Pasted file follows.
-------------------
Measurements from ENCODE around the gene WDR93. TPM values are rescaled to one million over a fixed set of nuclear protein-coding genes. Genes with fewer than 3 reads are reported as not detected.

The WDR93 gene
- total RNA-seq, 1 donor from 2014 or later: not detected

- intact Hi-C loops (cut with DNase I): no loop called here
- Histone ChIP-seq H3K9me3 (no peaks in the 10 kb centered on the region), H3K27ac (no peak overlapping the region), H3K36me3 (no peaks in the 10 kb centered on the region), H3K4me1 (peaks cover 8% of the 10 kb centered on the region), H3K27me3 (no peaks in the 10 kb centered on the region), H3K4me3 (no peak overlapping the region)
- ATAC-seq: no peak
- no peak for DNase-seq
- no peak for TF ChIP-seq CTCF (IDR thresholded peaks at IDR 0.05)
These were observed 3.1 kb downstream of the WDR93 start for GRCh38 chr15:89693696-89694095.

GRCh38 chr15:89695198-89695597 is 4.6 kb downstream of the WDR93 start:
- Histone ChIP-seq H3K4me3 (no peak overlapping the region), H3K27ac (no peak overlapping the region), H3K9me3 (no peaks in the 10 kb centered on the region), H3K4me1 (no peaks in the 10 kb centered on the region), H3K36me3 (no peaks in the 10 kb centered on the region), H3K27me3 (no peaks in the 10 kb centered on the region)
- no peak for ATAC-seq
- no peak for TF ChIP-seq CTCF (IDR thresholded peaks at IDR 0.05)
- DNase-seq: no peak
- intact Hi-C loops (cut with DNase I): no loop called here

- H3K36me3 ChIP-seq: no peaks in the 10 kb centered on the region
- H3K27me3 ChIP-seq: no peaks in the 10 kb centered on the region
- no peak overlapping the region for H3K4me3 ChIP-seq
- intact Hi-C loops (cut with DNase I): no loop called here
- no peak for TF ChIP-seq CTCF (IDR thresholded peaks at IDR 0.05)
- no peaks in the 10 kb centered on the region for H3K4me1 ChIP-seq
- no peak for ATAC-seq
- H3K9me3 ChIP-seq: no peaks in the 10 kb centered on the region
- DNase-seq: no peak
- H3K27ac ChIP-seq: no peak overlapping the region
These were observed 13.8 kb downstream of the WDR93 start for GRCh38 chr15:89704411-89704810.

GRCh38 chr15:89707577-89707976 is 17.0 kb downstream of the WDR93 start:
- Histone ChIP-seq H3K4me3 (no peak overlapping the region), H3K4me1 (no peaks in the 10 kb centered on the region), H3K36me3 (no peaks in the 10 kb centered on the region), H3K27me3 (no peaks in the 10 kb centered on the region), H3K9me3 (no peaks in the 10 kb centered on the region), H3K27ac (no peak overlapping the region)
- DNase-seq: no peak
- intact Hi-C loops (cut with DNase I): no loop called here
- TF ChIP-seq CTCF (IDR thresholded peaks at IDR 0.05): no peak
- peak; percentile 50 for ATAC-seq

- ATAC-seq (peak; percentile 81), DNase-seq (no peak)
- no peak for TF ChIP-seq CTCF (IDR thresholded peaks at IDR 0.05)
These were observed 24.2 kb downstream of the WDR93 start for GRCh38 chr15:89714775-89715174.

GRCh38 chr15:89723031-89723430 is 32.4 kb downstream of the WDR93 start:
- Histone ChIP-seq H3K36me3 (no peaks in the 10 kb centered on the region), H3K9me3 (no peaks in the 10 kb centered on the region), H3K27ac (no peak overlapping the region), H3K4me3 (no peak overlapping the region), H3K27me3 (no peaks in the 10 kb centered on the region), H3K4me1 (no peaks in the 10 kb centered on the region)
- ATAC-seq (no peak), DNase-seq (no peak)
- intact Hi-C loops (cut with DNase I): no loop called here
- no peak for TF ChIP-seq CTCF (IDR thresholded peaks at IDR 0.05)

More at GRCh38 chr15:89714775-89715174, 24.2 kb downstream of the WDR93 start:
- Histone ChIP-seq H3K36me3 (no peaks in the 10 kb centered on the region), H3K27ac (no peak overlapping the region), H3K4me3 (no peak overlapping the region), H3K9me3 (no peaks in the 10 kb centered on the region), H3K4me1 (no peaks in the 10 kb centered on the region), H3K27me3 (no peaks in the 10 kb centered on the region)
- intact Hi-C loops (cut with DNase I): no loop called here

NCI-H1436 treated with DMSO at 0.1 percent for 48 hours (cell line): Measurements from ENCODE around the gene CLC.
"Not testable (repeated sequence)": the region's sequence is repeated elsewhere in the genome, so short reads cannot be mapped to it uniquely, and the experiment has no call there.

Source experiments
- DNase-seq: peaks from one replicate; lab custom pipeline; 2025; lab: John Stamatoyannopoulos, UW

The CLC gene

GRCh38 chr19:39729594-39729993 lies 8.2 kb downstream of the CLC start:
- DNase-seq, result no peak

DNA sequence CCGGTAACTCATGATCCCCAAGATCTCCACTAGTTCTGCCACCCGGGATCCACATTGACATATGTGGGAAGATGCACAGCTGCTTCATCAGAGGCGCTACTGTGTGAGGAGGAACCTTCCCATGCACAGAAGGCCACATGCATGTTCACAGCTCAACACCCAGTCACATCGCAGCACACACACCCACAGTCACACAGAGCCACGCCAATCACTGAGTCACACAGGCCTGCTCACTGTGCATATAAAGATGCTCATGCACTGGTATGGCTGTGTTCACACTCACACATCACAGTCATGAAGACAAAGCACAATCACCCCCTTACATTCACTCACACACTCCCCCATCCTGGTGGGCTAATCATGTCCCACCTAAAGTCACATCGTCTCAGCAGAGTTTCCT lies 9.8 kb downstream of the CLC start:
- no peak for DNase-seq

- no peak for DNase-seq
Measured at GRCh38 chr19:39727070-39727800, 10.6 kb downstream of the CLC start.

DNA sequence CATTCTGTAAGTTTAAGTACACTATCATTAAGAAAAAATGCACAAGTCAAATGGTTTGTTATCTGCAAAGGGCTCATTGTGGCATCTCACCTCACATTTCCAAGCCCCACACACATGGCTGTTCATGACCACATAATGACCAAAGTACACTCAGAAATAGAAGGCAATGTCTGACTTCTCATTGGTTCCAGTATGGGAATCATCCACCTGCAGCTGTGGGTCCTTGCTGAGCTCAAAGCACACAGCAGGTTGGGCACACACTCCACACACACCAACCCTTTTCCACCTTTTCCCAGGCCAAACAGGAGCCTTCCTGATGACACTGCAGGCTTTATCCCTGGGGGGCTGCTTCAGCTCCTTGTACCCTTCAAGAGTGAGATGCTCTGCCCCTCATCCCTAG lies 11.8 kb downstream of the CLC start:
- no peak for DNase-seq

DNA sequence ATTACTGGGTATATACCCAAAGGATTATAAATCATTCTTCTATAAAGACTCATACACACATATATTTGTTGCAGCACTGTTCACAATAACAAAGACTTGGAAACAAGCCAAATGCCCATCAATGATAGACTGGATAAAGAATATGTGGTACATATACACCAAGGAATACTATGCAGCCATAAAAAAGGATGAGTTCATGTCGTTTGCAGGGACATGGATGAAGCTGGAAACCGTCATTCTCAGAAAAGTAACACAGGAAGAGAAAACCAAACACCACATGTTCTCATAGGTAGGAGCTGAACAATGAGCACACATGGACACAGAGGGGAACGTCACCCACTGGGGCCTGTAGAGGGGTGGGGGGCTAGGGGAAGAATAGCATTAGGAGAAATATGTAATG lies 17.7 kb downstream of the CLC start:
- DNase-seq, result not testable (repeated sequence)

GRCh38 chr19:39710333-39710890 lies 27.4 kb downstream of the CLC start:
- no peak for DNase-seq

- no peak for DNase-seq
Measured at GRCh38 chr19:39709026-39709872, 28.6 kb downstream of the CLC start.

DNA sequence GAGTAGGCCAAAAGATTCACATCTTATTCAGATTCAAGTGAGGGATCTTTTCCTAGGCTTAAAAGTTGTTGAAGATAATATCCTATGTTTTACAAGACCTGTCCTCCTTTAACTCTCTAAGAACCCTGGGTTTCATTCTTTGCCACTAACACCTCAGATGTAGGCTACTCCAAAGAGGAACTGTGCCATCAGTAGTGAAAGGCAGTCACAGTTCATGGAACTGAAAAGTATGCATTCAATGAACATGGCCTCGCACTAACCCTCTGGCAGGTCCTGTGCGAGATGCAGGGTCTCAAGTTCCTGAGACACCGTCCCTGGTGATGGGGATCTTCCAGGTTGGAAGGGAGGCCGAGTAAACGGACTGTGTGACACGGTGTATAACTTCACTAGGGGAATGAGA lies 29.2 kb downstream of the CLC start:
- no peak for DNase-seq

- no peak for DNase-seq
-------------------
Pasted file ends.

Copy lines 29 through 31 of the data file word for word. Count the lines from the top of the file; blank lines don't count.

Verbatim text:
- DNase-seq: no peak
- intact Hi-C loops (cut with DNase I): no loop called here
- TF ChIP-seq CTCF (IDR thresholded peaks at IDR 0.05): no peak